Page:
Minister for International Trade Ranil Jayawardena, said:
“Digital trade boosts businesses, cuts costs, and expands consumer choice. I am delighted the Centre for Digital Trade and Innovation has been launched here in Britain – keeping us at the forefront of the digital trade revolution.”
The Rt Hon Jacob Rees-Mogg MP, Minister for Brexit Opportunities and Government Efficiency, said:
"Technology and data insight have the potential to transform how UK businesses trade in the future and a key ambition of our 2025 Border Strategy. That is why I am delighted that the Centre for Digital Trade & Innovation will be working across industry and government to accelerate the digitalisation and standardisation of trade systems."
Paul Drechsler, Chair of ICC United Kingdom, said:
"Digitisation of international trade is the single biggest and fastest way to enable SME's to grow exports. The Centre for Digital Trade is a fantastic example of business led collaboration with government at a National and regional level that will also enable the UK to work in partnership with other nations around the world to accelerate progress."
Andrew Roughan, Managing Director at Plexal, said:
“Plexal’s excited to be supporting the ecosystem underpinning the Centre for Digital Trade and Innovation. The digitisation of trade will unlock powerful benefits across the entire country that will create jobs, secure supply chains, digitally connect us to global economies and drive a huge surge in SME exports worth billions of pounds.
At this critical moment in the UK’s history as we emerge from the pandemic and forge a new international role post-Brexit, the centre will enable Britain to lead the world through a digital transformation of trade. The Centre for Digital Trade and Innovation is a shining example of how industry and the government can work together to unlock new innovation opportunities.”
Tom Skalycz, Chief Digital Technology Officer at CDIO HMRC said:
“The UK has an opportunity to deliver the world’s most effective border by playing to our strengths – our conducive regulatory environment, our common law system and our vibrant technology and trade communities- and enabling truly digital trade. Public and private sectors need to work together to make the most of that opportunity and I am pleased to support the ICC Centre for Digital Trade and Innovation as it sets out to enable that.”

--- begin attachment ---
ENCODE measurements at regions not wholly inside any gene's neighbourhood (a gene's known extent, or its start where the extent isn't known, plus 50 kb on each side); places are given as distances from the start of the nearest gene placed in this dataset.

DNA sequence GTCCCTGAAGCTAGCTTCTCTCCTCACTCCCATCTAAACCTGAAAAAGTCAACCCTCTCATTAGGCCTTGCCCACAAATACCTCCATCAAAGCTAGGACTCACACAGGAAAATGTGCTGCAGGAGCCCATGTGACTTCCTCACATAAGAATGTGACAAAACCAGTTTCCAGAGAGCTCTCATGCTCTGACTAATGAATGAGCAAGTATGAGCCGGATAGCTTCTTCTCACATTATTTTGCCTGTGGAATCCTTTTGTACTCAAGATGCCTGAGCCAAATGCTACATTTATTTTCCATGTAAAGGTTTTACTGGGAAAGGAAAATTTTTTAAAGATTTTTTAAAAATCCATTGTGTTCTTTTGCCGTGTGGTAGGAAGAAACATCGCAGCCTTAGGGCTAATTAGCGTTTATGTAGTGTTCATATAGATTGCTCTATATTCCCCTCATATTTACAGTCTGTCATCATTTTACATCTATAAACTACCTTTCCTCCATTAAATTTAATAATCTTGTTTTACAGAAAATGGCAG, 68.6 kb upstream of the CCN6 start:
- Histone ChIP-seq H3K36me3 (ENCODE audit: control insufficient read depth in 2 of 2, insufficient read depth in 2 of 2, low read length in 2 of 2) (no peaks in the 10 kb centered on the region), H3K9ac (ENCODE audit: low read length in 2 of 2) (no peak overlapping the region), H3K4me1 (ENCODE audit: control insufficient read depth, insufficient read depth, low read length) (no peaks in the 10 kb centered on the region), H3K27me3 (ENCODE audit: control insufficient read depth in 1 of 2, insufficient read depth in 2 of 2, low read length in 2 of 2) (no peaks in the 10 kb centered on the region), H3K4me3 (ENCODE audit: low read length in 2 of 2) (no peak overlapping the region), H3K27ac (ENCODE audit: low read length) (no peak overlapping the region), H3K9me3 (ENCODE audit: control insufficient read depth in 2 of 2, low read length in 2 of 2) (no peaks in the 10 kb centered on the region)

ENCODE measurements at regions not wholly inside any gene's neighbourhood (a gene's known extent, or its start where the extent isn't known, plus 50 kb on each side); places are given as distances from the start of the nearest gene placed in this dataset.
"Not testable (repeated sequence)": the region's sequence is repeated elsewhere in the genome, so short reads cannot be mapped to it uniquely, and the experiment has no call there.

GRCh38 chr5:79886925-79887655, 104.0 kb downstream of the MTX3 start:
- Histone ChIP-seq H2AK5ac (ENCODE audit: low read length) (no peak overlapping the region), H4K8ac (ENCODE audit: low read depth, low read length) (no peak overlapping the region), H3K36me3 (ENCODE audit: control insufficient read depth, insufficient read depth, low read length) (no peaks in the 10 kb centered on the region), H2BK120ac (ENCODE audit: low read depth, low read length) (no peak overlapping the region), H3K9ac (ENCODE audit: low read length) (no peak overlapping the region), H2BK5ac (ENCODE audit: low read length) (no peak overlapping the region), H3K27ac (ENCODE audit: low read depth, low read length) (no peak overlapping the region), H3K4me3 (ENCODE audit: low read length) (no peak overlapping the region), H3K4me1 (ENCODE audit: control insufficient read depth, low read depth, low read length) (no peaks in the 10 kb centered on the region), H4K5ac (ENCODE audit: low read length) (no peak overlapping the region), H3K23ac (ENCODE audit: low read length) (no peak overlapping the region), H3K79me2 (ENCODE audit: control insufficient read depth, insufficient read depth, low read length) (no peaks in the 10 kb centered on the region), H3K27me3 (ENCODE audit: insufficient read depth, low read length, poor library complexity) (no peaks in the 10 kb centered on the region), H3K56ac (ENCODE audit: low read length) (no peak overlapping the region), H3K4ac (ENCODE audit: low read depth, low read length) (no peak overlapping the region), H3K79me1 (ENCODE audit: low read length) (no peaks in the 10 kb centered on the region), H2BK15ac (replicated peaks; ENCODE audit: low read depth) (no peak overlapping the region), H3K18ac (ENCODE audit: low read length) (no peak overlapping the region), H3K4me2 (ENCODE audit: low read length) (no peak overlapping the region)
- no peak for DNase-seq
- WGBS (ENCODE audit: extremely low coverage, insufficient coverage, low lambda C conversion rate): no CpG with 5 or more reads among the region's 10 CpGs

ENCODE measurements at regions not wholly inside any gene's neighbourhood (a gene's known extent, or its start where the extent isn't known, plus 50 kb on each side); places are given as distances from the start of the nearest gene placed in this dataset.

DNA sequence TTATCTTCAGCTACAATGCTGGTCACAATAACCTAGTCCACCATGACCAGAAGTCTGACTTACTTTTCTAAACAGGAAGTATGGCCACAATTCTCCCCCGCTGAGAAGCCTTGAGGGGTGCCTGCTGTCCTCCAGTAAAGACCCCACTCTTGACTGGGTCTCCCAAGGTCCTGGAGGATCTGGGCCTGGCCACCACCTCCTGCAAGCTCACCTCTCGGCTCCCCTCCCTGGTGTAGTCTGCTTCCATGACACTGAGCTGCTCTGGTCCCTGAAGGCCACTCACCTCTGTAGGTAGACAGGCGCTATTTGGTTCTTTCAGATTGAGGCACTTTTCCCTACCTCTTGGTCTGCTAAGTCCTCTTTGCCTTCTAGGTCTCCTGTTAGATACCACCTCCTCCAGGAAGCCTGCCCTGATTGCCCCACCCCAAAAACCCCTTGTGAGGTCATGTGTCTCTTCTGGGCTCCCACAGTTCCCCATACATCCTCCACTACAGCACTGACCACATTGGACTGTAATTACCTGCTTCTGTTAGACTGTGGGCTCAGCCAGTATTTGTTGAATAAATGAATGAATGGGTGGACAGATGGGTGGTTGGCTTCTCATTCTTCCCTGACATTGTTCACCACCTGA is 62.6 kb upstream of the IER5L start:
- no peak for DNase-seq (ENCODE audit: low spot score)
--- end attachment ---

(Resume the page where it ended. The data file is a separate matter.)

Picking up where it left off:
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Notes to editors:
HMRC Technology Lead, Nick Davies, is being seconded into ICC to head up the centre, which will be based at ICC United Kingdom.
Sources 1 – 3: Creating a Modern Digital Trade Ecosystem – Research commissioned by ICC United Kingdom in partnership with ICC Germany, ICC France and the ICC Digital Standards Initiative. Economic research produced by: Dr. Rebecca Harding, CEO, Coriolis Technologies firstname.lastname@example.org (https://www.dsi.iccwbo.org/_files/ugd/0b6be5_e6bef2857560420793110fa0bea642d8.pdf?index=true)
The core functions of the centre are to:
- Identify and remove barriers to digitalising commercial trade documents, e-payments, e-invoices, legal entity identification, digital assets.
- Run end-to-end pilots to test systems, identify and remove pain points and share learnings, such as through Free Trade Agreement corridors and across border systems.
- Have the capability to drive adoption of standards and technology solutions at scale across the UK and internationally with a wide, inclusive supporter network of sector associations and business organisations.
ICC United Kingdom will act as impartial convener
- ICC United Kingdom will act as impartial convener
- ICC Digital Standards Initiative – Global Knowledge Partner
- Government partners include the Department for International Trade, Department for Digital, Culture, Media and Sport, HM Revenue and Customs
- Plexal - Ecosystem Partner
- British Chambers of Commerce - Network Partner
- Deloitte - Delivery Partner
- Institute of Export - Training Partner
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Currently, international trade relies on billions of paper documents and antiquated laws which date back to the sixteenth century. An ordinary trade transaction involves up to 27 documents, can take three months and can cost businesses up to £80,000 – creating an administrative nightmare and keeping costs unsustainably high for SMEs.